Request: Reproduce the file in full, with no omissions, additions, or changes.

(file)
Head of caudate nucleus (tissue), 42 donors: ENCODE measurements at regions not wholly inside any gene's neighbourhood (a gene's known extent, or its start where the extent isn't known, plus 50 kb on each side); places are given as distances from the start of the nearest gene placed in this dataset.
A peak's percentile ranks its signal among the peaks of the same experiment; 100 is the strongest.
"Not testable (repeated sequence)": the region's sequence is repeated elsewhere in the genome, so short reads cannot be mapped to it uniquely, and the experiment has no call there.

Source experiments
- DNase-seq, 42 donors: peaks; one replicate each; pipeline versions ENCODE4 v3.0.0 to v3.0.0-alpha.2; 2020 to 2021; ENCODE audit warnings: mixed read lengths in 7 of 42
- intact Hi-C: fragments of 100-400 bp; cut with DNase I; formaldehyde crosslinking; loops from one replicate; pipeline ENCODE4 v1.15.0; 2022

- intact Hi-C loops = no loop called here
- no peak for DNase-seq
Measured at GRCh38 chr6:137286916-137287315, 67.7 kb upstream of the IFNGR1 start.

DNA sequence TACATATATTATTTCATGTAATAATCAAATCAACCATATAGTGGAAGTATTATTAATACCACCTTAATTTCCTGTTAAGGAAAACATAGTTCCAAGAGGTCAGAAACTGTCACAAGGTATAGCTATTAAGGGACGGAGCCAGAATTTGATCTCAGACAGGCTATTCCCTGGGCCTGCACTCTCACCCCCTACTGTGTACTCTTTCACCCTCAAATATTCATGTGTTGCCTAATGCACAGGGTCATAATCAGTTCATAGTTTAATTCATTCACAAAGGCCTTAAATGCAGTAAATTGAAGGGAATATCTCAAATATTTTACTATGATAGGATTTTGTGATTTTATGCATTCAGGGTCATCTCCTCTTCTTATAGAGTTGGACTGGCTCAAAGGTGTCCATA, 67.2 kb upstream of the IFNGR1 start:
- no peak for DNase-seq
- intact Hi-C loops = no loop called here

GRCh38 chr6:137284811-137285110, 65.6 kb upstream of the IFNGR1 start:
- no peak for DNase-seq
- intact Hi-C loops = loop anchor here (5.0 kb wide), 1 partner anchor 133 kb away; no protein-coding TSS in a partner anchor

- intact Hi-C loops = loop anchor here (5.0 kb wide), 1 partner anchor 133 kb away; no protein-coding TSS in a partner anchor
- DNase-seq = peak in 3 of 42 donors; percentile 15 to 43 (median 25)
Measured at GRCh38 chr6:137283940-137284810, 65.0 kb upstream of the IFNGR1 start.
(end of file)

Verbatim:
Head of caudate nucleus (tissue), 42 donors: ENCODE measurements at regions not wholly inside any gene's neighbourhood (a gene's known extent, or its start where the extent isn't known, plus 50 kb on each side); places are given as distances from the start of the nearest gene placed in this dataset.
A peak's percentile ranks its signal among the peaks of the same experiment; 100 is the strongest.
"Not testable (repeated sequence)": the region's sequence is repeated elsewhere in the genome, so short reads cannot be mapped to it uniquely, and the experiment has no call there.

Source experiments
- DNase-seq, 42 donors: peaks; one replicate each; pipeline versions ENCODE4 v3.0.0 to v3.0.0-alpha.2; 2020 to 2021; ENCODE audit warnings: mixed read lengths in 7 of 42
- intact Hi-C: fragments of 100-400 bp; cut with DNase I; formaldehyde crosslinking; loops from one replicate; pipeline ENCODE4 v1.15.0; 2022

- intact Hi-C loops = no loop called here
- no peak for DNase-seq
Measured at GRCh38 chr6:137286916-137287315, 67.7 kb upstream of the IFNGR1 start.

DNA sequence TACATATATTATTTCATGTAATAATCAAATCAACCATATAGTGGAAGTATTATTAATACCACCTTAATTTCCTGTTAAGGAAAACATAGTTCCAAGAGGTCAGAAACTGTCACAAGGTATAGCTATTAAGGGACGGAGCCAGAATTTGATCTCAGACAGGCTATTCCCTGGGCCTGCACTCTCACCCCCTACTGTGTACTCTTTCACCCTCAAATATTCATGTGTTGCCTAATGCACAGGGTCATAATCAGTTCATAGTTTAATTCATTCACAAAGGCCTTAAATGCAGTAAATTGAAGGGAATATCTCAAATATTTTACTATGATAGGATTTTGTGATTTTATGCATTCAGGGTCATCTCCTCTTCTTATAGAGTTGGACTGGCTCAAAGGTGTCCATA, 67.2 kb upstream of the IFNGR1 start:
- no peak for DNase-seq
- intact Hi-C loops = no loop called here

GRCh38 chr6:137284811-137285110, 65.6 kb upstream of the IFNGR1 start:
- no peak for DNase-seq
- intact Hi-C loops = loop anchor here (5.0 kb wide), 1 partner anchor 133 kb away; no protein-coding TSS in a partner anchor

- intact Hi-C loops = loop anchor here (5.0 kb wide), 1 partner anchor 133 kb away; no protein-coding TSS in a partner anchor
- DNase-seq = peak in 3 of 42 donors; percentile 15 to 43 (median 25)
Measured at GRCh38 chr6:137283940-137284810, 65.0 kb upstream of the IFNGR1 start.